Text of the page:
12 December 2005
U.S. Envoy to Iraq Condemns Pre-election Violence, Fraud
Iraqis to vote for Council of Representatives December 15
U.S. Ambassador to Iraq Zalmay Khalilzad condemned recent acts of violence directed at Iraqi candidates and campaign workers, calling the attacks “assaults on democracy and attempts to deny Iraqis the freedom to vote their conscience.”
In a December 9 news release, Khalilzad said, “The Iraqis deserve an election that is free from intimidation and violence.”
The ambassador also criticized individuals who have attempted to bribe voters.
“Those who are behind these attacks and attempts at fraud endanger their place in a democratic Iraq,” he said. “In the end, we hope and believe their actions will backfire. Iraqi citizens will stand up to those who would intimidate them and vote for those who can bring them a better future.”
Iraqis are scheduled to go to the polls December 15 to choose a Council of Representatives, which will form the foundation for a permanent, democratic government. The elected representatives will choose a presidency council, and the presidency council will in turn appoint a prime minister to oversee the affairs of government.
For additional information, see Iraq’s Political Process.
Following is the text of Ambassador Khalilzad’s news release:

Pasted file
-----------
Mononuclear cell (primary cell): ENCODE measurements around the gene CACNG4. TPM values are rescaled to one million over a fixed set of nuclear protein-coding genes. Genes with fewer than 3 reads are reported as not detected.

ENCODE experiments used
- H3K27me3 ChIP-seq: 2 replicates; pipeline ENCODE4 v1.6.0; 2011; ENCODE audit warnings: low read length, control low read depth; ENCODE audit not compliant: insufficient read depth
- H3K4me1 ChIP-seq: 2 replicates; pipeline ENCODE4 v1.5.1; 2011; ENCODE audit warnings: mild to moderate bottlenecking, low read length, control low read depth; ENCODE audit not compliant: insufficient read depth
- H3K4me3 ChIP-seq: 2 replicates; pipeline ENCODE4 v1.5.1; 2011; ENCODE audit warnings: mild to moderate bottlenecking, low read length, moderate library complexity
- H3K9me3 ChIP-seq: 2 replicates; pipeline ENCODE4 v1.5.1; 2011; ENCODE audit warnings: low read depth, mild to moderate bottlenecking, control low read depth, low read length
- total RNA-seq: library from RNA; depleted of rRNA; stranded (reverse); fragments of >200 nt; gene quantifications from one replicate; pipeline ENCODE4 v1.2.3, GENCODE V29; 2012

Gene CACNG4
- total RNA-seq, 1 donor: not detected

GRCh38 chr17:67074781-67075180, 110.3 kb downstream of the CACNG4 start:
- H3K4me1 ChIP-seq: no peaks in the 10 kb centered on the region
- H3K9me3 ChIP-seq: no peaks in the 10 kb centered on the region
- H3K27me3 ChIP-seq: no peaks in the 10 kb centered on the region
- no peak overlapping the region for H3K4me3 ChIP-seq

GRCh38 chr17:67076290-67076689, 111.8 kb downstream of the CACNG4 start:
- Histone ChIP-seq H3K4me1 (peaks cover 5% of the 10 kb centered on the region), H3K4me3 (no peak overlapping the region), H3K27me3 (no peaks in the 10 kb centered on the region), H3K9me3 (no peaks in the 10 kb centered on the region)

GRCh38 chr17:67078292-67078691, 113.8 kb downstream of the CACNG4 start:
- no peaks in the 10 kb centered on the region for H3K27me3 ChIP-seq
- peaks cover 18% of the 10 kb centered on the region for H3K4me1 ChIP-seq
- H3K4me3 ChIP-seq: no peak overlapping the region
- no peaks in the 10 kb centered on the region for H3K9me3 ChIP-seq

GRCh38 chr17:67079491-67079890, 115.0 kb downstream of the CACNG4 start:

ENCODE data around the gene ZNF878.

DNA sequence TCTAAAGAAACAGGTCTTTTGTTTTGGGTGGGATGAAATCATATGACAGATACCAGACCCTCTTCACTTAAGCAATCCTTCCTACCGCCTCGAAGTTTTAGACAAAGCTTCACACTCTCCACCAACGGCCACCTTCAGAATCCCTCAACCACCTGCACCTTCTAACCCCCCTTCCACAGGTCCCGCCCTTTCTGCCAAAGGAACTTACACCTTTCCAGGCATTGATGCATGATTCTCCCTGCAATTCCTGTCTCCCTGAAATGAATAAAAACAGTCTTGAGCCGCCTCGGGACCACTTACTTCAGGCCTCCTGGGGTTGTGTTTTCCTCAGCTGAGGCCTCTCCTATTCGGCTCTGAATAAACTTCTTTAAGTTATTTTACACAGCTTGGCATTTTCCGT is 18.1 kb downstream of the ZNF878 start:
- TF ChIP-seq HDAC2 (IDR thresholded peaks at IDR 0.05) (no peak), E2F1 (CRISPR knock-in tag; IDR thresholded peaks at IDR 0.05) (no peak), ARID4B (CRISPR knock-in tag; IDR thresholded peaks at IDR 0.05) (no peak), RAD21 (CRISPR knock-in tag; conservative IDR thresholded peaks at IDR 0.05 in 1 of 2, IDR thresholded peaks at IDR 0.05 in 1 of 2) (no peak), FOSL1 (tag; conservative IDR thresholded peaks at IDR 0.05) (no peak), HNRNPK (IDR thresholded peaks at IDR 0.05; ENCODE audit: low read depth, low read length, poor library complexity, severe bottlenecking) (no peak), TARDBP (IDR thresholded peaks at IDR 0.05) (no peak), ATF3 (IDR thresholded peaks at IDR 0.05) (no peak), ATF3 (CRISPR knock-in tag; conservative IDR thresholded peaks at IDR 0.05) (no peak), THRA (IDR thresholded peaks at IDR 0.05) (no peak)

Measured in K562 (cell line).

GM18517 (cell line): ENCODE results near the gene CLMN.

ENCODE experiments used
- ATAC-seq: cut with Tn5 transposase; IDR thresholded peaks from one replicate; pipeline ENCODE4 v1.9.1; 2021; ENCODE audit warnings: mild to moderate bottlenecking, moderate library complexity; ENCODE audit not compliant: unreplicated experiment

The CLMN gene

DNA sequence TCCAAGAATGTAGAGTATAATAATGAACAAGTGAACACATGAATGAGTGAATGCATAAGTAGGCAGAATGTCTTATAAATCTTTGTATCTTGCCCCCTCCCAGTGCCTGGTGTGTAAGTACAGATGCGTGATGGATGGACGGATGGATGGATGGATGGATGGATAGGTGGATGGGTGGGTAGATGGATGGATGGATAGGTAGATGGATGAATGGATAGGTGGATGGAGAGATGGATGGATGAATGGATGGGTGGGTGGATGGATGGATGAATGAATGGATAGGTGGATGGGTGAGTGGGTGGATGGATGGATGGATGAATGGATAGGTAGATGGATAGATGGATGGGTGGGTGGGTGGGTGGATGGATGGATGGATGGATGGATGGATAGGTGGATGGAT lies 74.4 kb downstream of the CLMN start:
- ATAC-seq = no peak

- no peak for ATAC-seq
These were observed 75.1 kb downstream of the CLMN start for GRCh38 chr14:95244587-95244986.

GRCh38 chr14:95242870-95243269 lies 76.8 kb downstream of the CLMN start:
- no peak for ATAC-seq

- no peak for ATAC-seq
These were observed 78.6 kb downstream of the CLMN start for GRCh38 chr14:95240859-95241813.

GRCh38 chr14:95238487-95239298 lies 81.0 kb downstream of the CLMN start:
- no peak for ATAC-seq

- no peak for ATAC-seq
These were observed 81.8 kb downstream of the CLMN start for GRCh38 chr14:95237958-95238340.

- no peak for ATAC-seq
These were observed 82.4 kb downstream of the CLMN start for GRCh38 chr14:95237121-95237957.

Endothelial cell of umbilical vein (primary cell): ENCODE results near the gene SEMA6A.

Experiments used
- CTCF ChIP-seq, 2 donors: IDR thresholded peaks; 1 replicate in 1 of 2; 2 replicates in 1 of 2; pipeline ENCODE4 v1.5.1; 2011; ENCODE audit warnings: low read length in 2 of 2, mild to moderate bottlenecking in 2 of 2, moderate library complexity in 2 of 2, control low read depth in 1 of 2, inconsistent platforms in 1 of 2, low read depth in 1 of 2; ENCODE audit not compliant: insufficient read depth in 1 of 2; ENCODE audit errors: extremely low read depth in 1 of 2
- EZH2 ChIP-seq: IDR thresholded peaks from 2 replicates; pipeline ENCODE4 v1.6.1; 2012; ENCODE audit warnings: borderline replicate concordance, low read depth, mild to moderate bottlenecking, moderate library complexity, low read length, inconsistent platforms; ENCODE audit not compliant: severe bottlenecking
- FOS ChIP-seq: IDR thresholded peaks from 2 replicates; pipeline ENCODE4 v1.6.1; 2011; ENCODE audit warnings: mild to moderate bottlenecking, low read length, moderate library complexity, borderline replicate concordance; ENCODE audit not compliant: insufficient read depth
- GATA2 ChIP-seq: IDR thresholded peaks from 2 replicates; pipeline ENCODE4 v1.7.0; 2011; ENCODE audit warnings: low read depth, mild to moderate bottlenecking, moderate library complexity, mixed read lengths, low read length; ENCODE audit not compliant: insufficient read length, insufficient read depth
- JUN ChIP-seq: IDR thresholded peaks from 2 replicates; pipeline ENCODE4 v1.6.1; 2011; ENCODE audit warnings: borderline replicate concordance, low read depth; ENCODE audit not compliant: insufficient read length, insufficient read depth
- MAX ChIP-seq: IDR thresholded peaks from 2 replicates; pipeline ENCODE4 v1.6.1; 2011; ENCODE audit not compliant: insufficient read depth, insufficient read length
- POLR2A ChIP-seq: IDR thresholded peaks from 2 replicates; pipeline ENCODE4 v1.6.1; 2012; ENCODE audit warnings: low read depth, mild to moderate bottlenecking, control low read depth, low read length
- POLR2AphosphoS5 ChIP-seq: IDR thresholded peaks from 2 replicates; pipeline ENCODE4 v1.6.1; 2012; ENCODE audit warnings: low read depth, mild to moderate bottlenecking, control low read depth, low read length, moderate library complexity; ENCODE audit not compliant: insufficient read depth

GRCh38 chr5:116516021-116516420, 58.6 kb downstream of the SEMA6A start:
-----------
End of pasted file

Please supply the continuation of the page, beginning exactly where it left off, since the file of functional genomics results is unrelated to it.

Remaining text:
Embassy of the United States of America
FOR IMMEDIATE RELEASE
December 9, 2005
Embassy Spokesman’s Office
Phone: (914) 360-6452
STATEMENT BY AMBASSADOR KHALILZAD
The coming elections are a defining moment in building the new Iraq. The Iraqis deserve an election that is free from intimidation and violence.
The United States condemns recent attacks on Iraqi candidates for the December 15 elections. We denounce the recent killing of campaign workers in Mosul, Basra, Baghdad, and elsewhere, as well as the attacks in Najaf and Dahuk. These actions are assaults on democracy and attempts to deny Iraqis the freedom to vote their conscience.
These incidents have taken place alongside unacceptable acts of vandalism. Some even think they can bribe citizens to change their votes. Bribes and attacks should not impact the elections, whether or not damage is done or money is pocketed. The ballots are confidential and every vote is secret. The Iraqi people have the future of their country in their hands.
Those who are behind these attacks and attempts at fraud endanger their place in a democratic Iraq. In the end, we hope and believe their actions will backfire. Iraqi citizens will stand up to those who would intimidate them and vote for those who can bring them a better future.
The eyes of the world are on Iraq as this election moves forward, and the actions of these parties will be judged not only by Iraqis but also by the community of democratic nations. I call on all political parties to condemn acts of intimidation and support a peaceful, free and fair election on December 15. May God bless the people of Iraq.
(Distributed by the Bureau of International Information Programs, U.S. Department of State. Web site: http://usinfo.state.gov)
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